Almeida constatou que 46,5% das pessoas tinham curso superior, 76,5% eram mulheres, menos de 3% estavam desempregados, e a idade média era de 48 anos. A maioria era espírita há mais de 16 anos, vieram de famílias não-espíritas e as vivências mediúnicas começaram na infância.

“Esse perfil sociodemográfico se encaixa no último censo do Instituto Brasileiro de Geografia e Estatística (IBGE), que mostra um crescimento da proporção de espíritas conforme aumenta a escolaridade da população”, comenta o psiquiatra, que apresentou sua tese de doutorado à Faculdade de Medicina (FMUSP), com orientação do professor Francisco Lotufo Neto.

Os participantes do estudo atuam em nove centros espíritas kardecistas da Capital, pertencentes à Aliança Espírita Evangélica. O médico aplicou um questionário sóciodemográfico a 115 médiuns antes e depois das sessões espíritas. Eles também responderam a questões referentes à atividade mediúnica. Almeida ainda utilizou os questionários SRQ (Self-Report Psychiatric Screening Questionnaire), que rastreia a presença de transtornos mentais, e o EAS (Escala de Adequação Social), que mostra como a pessoa se relaciona em sociedade.

A partir dos resultados foram selecionados 24 médiuns. Eles foram analisados pelo SCAN (Schedules for Clinical Assessment in Neuropsychiatry), um tipo de entrevista psiquiátrica padrão e pelo DDIS (Dissociative Disorders Interview Schedule), um questionário que detecta transtornos dissociativos (quando uma parte da mente funciona de forma independente). “É nessa categoria que os transes mediúnicos são habitualmente encaixados”, explica o médico.

“Os médiuns apresentaram, em média, quatro sintomas de primeira ordem para diagnóstico de esquizofrenia, mas a presença desses sintomas não indicou a existência de nenhuma doença mental”

Transes X esquizofrenia

A escala DDIS investiga a presença de 11 sintomas de primeira ordem para o diagnóstico de esquizofrenia – vozes dialogando na sua cabeça, vozes comentando as suas ações, ter suas ações produzidas ou controladas por alguém ou algo fora de você, entre outros. “Os médiuns apresentaram, em média, quatro deles, mas a presença dos sintomas não indicou a existência de nenhuma doença mental”, afirma. “Além disso, eles também apresentaram uma boa adequação social e demonstraram ter uma saúde mental melhor que a da população em geral”. Não houve correlação entre freqüência de atividade mediúnica e problemas mentais ou desajuste social.

O médico ressalva que os resultados da pesquisa se referem especificamente a médiuns em atividades regulares em centros espíritas. “Para eles trabalharem nos centros são necessários dois anos de cursos, além da participação semanal nas reuniões mediúnicas”, afirma.

Almeida é membro do Núcleo de Estudos de Problemas Espirituais e Religiosos (Neper) do Instituto de Psiquiatria do Hospital das Clínicas da FMUSP. O núcleo tem como objetivo estudar as questões religiosas e espirituais segundo o enfoque científico, sem vínculo com nenhuma corrente filosófica ou religiosa.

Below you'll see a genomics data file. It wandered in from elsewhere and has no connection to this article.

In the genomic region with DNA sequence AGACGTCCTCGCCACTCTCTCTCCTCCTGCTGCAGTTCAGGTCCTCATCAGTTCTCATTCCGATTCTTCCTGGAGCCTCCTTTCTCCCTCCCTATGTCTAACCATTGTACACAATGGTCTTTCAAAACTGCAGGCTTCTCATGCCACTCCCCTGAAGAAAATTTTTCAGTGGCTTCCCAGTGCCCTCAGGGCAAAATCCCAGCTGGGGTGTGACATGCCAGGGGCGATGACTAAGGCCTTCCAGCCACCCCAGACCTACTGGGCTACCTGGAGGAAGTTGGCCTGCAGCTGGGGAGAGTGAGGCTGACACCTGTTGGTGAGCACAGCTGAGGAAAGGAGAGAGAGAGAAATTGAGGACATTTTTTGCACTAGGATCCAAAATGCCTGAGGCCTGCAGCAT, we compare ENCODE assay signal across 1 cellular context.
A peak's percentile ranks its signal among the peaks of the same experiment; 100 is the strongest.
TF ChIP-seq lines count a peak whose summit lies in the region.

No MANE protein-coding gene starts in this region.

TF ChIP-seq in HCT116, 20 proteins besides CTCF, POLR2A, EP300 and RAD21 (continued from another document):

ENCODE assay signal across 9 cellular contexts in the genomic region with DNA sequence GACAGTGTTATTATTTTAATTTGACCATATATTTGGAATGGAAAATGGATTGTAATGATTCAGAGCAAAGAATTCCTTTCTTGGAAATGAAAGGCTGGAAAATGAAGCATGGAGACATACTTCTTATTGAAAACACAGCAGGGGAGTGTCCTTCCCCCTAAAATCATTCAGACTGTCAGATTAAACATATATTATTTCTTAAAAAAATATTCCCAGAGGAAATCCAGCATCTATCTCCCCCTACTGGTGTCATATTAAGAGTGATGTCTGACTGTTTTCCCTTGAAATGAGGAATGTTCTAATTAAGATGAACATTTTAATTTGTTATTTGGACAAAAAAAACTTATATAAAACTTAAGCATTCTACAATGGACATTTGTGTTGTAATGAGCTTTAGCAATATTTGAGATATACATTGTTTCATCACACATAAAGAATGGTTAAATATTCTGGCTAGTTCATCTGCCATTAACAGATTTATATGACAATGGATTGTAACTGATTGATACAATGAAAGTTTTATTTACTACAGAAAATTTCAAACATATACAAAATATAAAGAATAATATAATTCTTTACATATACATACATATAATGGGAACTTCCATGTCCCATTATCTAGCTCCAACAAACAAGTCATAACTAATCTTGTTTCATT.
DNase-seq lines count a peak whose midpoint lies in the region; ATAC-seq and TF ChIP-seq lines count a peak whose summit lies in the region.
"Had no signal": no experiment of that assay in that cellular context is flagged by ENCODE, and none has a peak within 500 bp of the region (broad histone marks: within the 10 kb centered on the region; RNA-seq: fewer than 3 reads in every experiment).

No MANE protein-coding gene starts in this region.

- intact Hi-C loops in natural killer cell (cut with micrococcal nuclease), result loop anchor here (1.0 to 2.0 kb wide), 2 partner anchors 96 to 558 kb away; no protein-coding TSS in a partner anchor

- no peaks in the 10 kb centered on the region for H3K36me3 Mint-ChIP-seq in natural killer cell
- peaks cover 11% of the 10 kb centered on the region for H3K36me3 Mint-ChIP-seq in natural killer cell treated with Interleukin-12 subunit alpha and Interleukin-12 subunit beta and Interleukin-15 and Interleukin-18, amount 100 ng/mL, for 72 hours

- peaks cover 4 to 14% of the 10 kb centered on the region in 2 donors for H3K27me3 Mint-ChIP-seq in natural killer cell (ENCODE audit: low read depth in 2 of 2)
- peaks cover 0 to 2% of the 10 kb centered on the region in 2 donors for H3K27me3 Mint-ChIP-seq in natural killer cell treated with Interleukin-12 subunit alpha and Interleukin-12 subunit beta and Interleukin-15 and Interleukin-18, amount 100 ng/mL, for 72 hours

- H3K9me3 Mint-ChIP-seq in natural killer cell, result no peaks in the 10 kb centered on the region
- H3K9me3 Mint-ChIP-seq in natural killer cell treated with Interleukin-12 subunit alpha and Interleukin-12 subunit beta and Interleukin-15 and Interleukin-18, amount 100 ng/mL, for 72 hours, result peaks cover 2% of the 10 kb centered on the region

“Durante muito tempo a Psiquiatria encarou a mediunidade como um transtorno mental”, conta. “Só a partir das décadas de 50 e 60 é que houve uma mudança de mentalidade, e essas manifestações passaram a ser vistas como sendo não-patológicas quando vivenciadas dentro de uma religião.” De acordo com Almeida, o último censo do IBGE mostrou que o espiritismo ocupa a quarta posição entre as religiões praticadas no Brasil, país com a maior população espírita do mundo. A tese está disponível para consultas no Portal Conhecimento.

Gut feeling: Research examines link between stomach bacteria, PTSD (Science Daily)

Date:
April 25, 2016
Source:
Office of Naval Research
Summary:
Could bacteria in your gut be used to cure or prevent neurological conditions such as post-traumatic stress disorder (PTSD), anxiety or even depression? Two researchers think that’s a strong possibility.

Dr. John Bienenstock (left) and Dr. Paul Forsythe in their lab. The researchers are studying whether bacteria in the gut can be used to cure or prevent neurological conditions such as post-traumatic stress disorder (PTSD), anxiety or depression. Credit: Photo courtesy of Dr. John Bienenstock and Dr. Paul Forsythe

Could bacteria in your gut be used to cure or prevent neurological conditions such as post-traumatic stress disorder (PTSD), anxiety or even depression? Two researchers sponsored by the Office of Naval Research (ONR) think that’s a strong possibility.

Dr. John Bienenstock and Dr. Paul Forsythe–who work in The Brain-Body Institute at McMaster University in Ontario, Canada–are investigating intestinal bacteria and their effect on the human brain and mood.

“This is extremely important work for U.S. warfighters because it suggests that gut microbes play a strong role in the body’s response to stressful situations, as well as in who might be susceptible to conditions like PTSD,” said Dr. Linda Chrisey, a program officer in ONR’s Warfighter Performance Department, which sponsors the research.

The trillions of microbes in the intestinal tract, collectively known as the gut microbiome, profoundly impact human biology–digesting food, regulating the immune system and even transmitting signals to the brain that alter mood and behavior. ONR is supporting research that’s anticipated to increase warfighters’ mental and physical resilience in situations involving dietary changes, sleep loss or disrupted circadian rhythms from shifting time zones or living in submarines.

Through research on laboratory mice, Bienenstock and Forsythe have shown that gut bacteria seriously affect mood and demeanor. They also were able to control the moods of anxious mice by feeding them healthy microbes from fecal material collected from calm mice.